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Accepting Daily Fantasy Sports Payments and Proceeds May Be Unlawful: New York AG Accuses DFS Sites of Leading “Massive . . . Scheme [to] Fleece Sports Fans”

Date: 13 November 2015
Government Enforcement Alert
By: Mark A. Rush, Benjamin J. Risacher, Joseph A. Valenti

New York Attorney General (“NYAG”) Eric Schneiderman has claimed that daily fantasy sports (“DFS”) sites, including FanDuel and DraftKings, violate New York state gambling laws.  He has issued cease-and-desist letters, giving the two market-leading DFS sites only five business days to respond.  This latest stinging critique of a booming industry which has found itself under fire on multiple fronts over the last three months further highlights the urgent need for financial institutions to fully evaluate their relationships with DFS sites and their users.  This Alert updates and expands upon the risks first evaluated by K&L Gates LLP last month regarding DFS sites and their money-laundering potential.  (See “Is Money Being Laundered Through Your Financial Institution Using Daily Fantasy Sports Sites?”)

NYAG Issues Cease-and-Desist Letters to DFS Sites
NYAG Schneiderman dropped the proverbial hammer on FanDuel and DraftKings late Tuesday with cease-and-desist letters and an accompanying announcement that the DFS sites are in violation of the state’s gambling laws.[1]  Additionally, the letters allege violations of New York law regarding consumer protection—specifically, misrepresenting the likelihood of success and the skill involved, as well as “[c]onducting or transacting its business in a persistently fraudulent and illegal manner.”[2]  NYAG Schneiderman went further, employing pointed rhetoric to chastise the industry:

Daily fantasy sports companies are engaged in illegal gambling under New York law, causing the same kinds of social and economic harm as other forms of illegal gambling, and misleading New York consumers. . . . Daily fantasy sports is neither victimless nor harmless, and it is clear that DraftKings and FanDuel are the leaders of a massive, multi-billion dollar scheme intended to evade the law and fleece sports fans across the country.  Today we have sent a clear message; not in New York, and not on my watch.[3]

DFS sites generally claim that they do not constitute gambling because the sites offer players the opportunity to participate in games of skill, rather than games of chance, in an attempt to frame the issue and to fit within potential exceptions to federal and state legal restrictions on offering or promoting sports gambling.  NYAG Eric Schneiderman disagrees.  Relying on New York’s specific anti-gaming statute, NYAG Schneiderman wrote that DFS users “are clearly placing bets on events outside of their control or influence, specifically on the real-game performance of professional athletes.”[4]  He further characterized the “entry fees” required by DFS sites as not-so-thinly veiled “wager[s] on a ‘contest of chance’ where winning or losing depends on numerous elements of chance to a ‘material degree.’”[5]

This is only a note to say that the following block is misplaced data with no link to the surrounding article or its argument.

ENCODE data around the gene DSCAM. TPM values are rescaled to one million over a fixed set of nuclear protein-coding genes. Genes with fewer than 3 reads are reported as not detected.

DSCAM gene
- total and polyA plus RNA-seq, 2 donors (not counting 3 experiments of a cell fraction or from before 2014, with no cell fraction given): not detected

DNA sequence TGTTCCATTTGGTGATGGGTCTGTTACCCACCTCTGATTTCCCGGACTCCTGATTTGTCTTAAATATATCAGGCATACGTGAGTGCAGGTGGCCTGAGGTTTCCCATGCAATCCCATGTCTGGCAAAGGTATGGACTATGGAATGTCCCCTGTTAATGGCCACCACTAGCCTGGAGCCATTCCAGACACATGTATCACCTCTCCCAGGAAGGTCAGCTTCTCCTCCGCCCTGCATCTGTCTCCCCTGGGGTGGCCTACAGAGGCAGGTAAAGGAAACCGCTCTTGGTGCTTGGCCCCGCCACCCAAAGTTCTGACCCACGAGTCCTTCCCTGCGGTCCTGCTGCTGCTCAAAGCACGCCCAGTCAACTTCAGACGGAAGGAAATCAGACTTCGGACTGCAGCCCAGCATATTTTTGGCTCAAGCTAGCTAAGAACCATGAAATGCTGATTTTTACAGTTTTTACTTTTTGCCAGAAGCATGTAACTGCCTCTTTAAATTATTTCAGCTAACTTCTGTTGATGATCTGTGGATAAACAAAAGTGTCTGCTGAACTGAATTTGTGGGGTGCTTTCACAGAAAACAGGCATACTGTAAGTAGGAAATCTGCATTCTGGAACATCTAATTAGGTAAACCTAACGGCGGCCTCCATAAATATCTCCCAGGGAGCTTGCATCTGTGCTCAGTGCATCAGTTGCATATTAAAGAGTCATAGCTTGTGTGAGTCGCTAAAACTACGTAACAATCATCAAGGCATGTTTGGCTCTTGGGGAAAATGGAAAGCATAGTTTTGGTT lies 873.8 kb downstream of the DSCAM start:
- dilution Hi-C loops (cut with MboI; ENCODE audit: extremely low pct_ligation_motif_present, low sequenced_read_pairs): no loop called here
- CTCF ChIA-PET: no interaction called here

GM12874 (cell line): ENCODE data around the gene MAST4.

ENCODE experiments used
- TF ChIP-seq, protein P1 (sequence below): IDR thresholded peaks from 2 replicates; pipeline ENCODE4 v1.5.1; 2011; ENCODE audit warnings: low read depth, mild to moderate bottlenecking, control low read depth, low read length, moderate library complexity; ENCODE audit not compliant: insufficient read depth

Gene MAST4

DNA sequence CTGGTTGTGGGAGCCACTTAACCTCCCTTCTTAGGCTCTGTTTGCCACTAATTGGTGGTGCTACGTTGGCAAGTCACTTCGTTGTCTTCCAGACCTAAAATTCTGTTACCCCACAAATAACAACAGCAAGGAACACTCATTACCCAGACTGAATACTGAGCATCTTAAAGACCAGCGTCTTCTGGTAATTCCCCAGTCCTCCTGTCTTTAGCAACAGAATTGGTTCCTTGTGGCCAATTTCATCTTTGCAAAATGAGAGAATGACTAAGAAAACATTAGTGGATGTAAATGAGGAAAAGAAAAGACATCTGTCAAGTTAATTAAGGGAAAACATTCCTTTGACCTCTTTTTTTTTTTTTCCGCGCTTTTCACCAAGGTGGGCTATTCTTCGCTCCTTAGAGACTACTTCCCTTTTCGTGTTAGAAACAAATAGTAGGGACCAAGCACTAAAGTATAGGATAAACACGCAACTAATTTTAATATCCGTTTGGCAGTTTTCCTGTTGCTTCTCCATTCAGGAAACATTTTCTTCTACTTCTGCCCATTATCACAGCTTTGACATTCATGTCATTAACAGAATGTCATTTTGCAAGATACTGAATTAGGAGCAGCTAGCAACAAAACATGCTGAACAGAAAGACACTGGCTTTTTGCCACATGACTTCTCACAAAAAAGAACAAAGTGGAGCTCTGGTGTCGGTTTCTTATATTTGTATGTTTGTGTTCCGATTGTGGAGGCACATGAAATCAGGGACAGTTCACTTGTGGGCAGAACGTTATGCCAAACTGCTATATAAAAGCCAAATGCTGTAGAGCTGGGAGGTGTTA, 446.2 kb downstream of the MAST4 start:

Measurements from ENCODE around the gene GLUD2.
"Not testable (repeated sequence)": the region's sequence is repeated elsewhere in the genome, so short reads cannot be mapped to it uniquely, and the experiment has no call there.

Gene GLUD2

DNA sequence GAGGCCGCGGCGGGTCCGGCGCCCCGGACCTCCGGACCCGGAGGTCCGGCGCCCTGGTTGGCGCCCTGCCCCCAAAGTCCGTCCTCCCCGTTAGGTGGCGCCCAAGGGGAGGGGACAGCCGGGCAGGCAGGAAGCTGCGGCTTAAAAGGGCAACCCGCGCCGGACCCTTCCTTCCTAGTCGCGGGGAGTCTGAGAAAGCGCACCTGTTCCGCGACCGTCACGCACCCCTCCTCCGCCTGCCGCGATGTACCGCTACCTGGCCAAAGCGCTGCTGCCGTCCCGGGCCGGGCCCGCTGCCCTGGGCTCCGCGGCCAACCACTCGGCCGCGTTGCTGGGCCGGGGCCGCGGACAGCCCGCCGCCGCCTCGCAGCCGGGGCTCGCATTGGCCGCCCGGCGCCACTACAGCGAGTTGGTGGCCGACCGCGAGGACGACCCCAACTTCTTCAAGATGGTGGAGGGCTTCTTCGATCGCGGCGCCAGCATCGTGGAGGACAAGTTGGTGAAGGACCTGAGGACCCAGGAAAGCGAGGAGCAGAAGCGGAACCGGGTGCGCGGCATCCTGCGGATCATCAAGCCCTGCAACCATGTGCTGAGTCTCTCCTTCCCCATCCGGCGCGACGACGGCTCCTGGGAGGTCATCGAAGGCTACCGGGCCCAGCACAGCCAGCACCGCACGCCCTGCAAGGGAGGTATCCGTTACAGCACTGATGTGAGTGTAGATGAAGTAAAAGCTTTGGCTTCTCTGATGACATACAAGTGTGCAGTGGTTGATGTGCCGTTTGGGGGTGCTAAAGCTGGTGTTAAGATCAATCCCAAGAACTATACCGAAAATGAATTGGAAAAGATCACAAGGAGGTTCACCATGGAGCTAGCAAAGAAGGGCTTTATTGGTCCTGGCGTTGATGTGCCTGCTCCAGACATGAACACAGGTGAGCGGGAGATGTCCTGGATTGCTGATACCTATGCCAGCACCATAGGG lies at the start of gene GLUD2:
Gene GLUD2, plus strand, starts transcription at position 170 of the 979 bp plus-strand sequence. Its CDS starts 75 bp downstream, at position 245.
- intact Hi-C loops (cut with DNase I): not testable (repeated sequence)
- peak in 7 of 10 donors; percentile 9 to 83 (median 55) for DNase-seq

DFS Legality under State Law: Skill or Chance?
Much ink has been spilled by commentators and DFS representatives analyzing the legality of DFS sites and how these sites have been tailored to fit within the fantasy-sports exception to the Unlawful Internet Gambling Enforcement Act of 2006 (“UIGEA”).[6]  However, the UIGEA does not make fantasy sports “legal” at the state level; DFS sites must still ensure that they operate legally under the various laws of the states in which they do business.  Indeed, most DFS sites already avoid certain states because of their laws.  Additionally, DFS sites may also violate federal laws, other than the UIGEA.[7]

NYAG Schneiderman used the “material degree” language above to describe the element of chance in DFS contests because, under New York state law, that is the legal standard in evaluating whether or not an activity is unlawful gambling.  Requirements vary by state.  It should be noted that FanDuel and DraftKings do not operate in Arizona, Iowa, Louisiana, Montana, Nevada, or Washington because of the uncertainty regarding their status under state law.[8]  They continue to operate in Florida, despite an ongoing federal investigation of the industry and the pullout of other DFS sites from Florida.[9]